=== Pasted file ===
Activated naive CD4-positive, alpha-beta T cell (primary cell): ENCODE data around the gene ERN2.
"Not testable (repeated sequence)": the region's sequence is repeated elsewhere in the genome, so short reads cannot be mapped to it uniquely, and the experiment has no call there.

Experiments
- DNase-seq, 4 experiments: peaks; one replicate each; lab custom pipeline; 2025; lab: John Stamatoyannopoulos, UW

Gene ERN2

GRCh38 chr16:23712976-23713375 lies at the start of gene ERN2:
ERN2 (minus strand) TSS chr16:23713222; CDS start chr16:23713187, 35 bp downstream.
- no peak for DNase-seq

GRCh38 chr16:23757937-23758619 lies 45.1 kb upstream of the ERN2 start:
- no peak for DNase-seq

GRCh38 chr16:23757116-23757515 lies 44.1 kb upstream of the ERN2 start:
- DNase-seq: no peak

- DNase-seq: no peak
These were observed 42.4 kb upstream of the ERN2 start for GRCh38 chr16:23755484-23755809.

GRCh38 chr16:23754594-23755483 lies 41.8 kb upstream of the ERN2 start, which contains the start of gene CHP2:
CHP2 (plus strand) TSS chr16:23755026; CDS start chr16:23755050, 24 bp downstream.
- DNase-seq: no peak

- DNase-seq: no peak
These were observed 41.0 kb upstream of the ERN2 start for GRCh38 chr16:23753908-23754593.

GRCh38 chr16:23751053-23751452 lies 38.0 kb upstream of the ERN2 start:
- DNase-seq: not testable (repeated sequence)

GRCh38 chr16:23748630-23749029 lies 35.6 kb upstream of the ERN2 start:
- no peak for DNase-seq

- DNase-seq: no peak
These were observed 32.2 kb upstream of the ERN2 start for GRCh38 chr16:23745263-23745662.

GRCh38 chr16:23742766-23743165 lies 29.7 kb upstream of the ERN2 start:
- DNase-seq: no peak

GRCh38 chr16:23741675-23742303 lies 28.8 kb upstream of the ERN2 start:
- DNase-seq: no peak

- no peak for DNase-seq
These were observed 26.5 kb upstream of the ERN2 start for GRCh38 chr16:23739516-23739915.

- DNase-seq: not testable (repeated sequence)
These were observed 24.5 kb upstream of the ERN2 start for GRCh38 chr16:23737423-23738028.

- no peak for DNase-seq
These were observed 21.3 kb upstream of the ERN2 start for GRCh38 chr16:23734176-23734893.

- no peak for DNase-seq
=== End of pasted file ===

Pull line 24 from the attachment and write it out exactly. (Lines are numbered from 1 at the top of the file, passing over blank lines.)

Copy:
- DNase-seq: no peak